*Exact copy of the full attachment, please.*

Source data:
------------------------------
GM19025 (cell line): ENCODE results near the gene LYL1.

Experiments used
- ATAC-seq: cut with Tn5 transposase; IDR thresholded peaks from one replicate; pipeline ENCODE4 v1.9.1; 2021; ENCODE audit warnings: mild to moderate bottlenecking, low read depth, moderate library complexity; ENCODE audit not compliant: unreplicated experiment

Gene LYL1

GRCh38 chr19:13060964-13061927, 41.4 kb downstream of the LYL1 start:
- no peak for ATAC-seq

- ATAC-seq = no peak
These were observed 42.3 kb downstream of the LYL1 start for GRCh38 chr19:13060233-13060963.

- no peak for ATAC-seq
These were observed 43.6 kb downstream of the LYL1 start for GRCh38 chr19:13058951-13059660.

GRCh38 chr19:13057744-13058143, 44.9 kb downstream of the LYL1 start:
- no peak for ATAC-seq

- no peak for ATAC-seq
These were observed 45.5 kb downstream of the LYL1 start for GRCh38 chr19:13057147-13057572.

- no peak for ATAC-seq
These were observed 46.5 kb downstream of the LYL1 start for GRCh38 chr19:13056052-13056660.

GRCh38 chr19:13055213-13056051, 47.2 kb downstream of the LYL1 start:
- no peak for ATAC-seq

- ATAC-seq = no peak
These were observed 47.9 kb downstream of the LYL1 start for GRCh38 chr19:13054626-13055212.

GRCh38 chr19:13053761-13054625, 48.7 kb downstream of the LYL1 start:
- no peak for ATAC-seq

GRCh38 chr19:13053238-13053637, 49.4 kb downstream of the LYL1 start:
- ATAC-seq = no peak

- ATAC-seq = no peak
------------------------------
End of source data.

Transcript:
GM19025 (cell line): ENCODE results near the gene LYL1.

Experiments used
- ATAC-seq: cut with Tn5 transposase; IDR thresholded peaks from one replicate; pipeline ENCODE4 v1.9.1; 2021; ENCODE audit warnings: mild to moderate bottlenecking, low read depth, moderate library complexity; ENCODE audit not compliant: unreplicated experiment

Gene LYL1

GRCh38 chr19:13060964-13061927, 41.4 kb downstream of the LYL1 start:
- no peak for ATAC-seq

- ATAC-seq = no peak
These were observed 42.3 kb downstream of the LYL1 start for GRCh38 chr19:13060233-13060963.

- no peak for ATAC-seq
These were observed 43.6 kb downstream of the LYL1 start for GRCh38 chr19:13058951-13059660.

GRCh38 chr19:13057744-13058143, 44.9 kb downstream of the LYL1 start:
- no peak for ATAC-seq

- no peak for ATAC-seq
These were observed 45.5 kb downstream of the LYL1 start for GRCh38 chr19:13057147-13057572.

- no peak for ATAC-seq
These were observed 46.5 kb downstream of the LYL1 start for GRCh38 chr19:13056052-13056660.

GRCh38 chr19:13055213-13056051, 47.2 kb downstream of the LYL1 start:
- no peak for ATAC-seq

- ATAC-seq = no peak
These were observed 47.9 kb downstream of the LYL1 start for GRCh38 chr19:13054626-13055212.

GRCh38 chr19:13053761-13054625, 48.7 kb downstream of the LYL1 start:
- no peak for ATAC-seq

GRCh38 chr19:13053238-13053637, 49.4 kb downstream of the LYL1 start:
- ATAC-seq = no peak

- ATAC-seq = no peak